A while back I was looking at my bookshelf and thought it could make for an interesting post. After all, a person’s belongings can say so much about them so I jotted the idea down to return to later. Sitting down now to take it on, I figured it had most likely been done but a quick Google search has proven, as usual, that I am much, much less clever than I think. And yet, since essentially everything has already been written anyway (another clever observation I cannot claim to be my own), it is still worthwhile to do as the content of my bookshelves, at least, is particular to me and so here’s my contribution to the discussion.
First off though, some interesting things I found in my (very quick) search that deserves to be noted:
- A Tumblr called Share Your Shelf which is dedicated to this precise topic and which invites you to do just as it says and share a picture/video of your bookshelves.
- An article in The Guardian entitled “What does your bookshelf say about you?” (Which was my original name for this post)
- The Bookshelf Test on a site called Blog Things (From which I learned my bookshelf is “comforting”)
- “What Your Bookshelf Says About You To a Date” on The Date Report, which is pretty funny.
And now for mine:
My furniture consists of a bed, a computer desk, a writing desk, a recliner and a three-shelf bookcase. For those who only know how much I love to read and write this may be surprising, but those who know me well know I don’t like to own many things. They make me feel weighed down. The more things I have the more I feel anchored to the tangible and the more difficult it is for me to think clearly within the world of ideas, or even at all. To that end I love this quote from Walden:
I had three pieces of limestone on my desk, but I was terrified to find that they required to be dusted daily, when the furniture of my mind was all undusted still, and threw them out the window in disgust. How, then, could I have a furnished house? I would rather sit in the open air, for no dust gathers on the grass, unless where man has broken ground.
Of course, there are those that will argue that simply owning a copy of Walden is in itself antithetical to his philosophy, but to those I say simply, find something more worthwhile to get upset about. One has to draw the line somewhere and rereading and carrying around Walden with me since high school has greatly helped me to simplify my life. I find it impossible to read without getting rid of possessions afterward.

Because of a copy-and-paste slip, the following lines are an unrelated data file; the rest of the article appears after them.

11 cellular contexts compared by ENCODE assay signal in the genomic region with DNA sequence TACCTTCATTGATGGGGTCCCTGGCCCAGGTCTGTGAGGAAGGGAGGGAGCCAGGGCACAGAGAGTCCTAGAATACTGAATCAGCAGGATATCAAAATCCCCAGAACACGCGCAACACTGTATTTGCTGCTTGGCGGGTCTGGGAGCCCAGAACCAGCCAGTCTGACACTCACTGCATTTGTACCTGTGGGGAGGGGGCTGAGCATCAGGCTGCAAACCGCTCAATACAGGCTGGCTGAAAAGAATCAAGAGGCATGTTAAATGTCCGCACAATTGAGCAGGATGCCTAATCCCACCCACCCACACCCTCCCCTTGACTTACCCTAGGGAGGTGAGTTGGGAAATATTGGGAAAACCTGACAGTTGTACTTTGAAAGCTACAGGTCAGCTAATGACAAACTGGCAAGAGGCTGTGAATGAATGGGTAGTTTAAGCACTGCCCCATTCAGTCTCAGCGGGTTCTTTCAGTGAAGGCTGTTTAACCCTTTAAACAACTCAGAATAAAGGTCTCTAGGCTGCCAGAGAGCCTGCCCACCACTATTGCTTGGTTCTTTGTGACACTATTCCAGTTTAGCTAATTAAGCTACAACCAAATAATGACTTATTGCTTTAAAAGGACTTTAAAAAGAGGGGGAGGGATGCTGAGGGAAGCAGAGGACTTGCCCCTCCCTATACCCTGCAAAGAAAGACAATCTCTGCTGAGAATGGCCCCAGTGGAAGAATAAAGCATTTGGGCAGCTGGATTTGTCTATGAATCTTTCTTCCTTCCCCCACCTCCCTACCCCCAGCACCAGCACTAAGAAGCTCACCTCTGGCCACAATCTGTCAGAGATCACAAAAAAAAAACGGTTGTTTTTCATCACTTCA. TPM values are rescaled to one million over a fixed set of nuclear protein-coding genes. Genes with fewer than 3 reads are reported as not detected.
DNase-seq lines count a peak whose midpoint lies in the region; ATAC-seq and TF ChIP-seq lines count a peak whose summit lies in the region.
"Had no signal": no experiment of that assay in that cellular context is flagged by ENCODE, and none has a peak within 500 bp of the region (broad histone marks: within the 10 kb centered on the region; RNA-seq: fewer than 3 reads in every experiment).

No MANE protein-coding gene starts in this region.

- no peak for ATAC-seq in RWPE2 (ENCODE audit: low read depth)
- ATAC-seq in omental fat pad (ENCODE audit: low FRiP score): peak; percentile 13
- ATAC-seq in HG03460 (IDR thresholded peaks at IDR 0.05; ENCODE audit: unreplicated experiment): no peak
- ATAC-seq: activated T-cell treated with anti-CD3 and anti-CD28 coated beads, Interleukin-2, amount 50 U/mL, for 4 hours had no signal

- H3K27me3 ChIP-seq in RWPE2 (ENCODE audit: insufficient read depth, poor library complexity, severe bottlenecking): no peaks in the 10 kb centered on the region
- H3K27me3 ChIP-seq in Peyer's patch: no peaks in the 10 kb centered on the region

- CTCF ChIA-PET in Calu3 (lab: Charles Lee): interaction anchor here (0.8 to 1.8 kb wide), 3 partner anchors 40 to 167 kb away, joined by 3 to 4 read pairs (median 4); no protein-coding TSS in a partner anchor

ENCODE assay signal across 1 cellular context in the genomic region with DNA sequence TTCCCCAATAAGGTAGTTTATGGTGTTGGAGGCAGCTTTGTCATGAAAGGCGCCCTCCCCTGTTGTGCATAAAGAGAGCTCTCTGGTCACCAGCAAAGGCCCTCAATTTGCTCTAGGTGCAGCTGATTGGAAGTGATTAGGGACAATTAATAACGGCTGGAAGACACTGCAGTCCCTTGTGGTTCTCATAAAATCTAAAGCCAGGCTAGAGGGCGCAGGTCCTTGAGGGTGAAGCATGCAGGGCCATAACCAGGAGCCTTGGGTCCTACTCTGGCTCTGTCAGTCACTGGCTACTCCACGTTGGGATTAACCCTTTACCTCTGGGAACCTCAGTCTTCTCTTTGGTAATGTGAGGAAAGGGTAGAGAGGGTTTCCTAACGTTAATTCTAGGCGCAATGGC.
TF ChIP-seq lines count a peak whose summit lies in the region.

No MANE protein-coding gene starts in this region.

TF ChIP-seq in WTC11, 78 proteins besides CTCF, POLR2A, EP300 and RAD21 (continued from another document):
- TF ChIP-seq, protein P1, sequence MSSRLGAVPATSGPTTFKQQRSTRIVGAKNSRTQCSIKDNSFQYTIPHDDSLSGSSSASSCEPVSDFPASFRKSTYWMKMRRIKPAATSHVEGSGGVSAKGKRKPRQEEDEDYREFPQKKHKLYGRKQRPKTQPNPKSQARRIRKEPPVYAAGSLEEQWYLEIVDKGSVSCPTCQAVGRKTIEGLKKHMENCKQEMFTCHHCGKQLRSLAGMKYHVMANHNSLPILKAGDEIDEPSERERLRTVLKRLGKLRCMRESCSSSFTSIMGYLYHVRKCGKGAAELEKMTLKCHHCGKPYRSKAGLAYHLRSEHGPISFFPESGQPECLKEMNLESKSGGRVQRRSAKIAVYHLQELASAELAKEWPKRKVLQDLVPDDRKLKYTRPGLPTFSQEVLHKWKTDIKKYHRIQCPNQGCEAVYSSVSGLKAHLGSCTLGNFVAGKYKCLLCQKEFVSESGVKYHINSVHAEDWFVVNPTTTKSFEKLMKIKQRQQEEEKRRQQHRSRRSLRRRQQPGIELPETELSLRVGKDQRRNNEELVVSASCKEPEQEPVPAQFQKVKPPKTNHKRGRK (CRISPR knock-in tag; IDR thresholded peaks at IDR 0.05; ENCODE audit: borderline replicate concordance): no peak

And so, for as much as I love books, and I truly do, I count only 30 on my shelf. Nine of those are nonfiction and consist of those I use regularly – health and philosophy – and those I hope to someday use regularly – European travel books. There’s also a bio of F. Scott Fitzgerald.
Of the 21 fiction books, four were gifts and four I recently purchased at the library for a quarter each and intend to donate back once I read them. That leaves 12 that I have personally acquired that have found a permanent home on my shelf. This includes eight by Fitzgerald, two by Hemingway, James Joyce’s Ulysses, the work of World War I poet Edward Thomas, and Peter Pan. Take that for what you will.
Half the bookshelf consists of record albums and 45s, 99 percent of which I got in high school. Additionally there is a handful of CDs still in cases (the ones that came in special packaging other than jewel cases), a book of cds, the manuscript and notes for my novel, a set of Chinese hand balls, my extra plugs (earrings), a manatee bobblehead my nephew gave me for Christmas, and photos of my deceased father and grandmothers. Oh, and my extra set of glasses. On top of the shelf sits a record/CD player (a gift) along with my alarm clock. And that’s it.
I haven’t had a friend over to my place of residence since I left Chicago back in 2011 (well that’s a depressing thought) and so I don’t know if it is what they would expect or not. When I was traveling last year I always glanced at my friends’ bookshelves out of curiosity – often it was what I expected but occasionally there were some genuine surprises.
What’s on your bookshelf? What do you think it says about you? Would looking at your bookshelves give a stranger an accurate picture of you?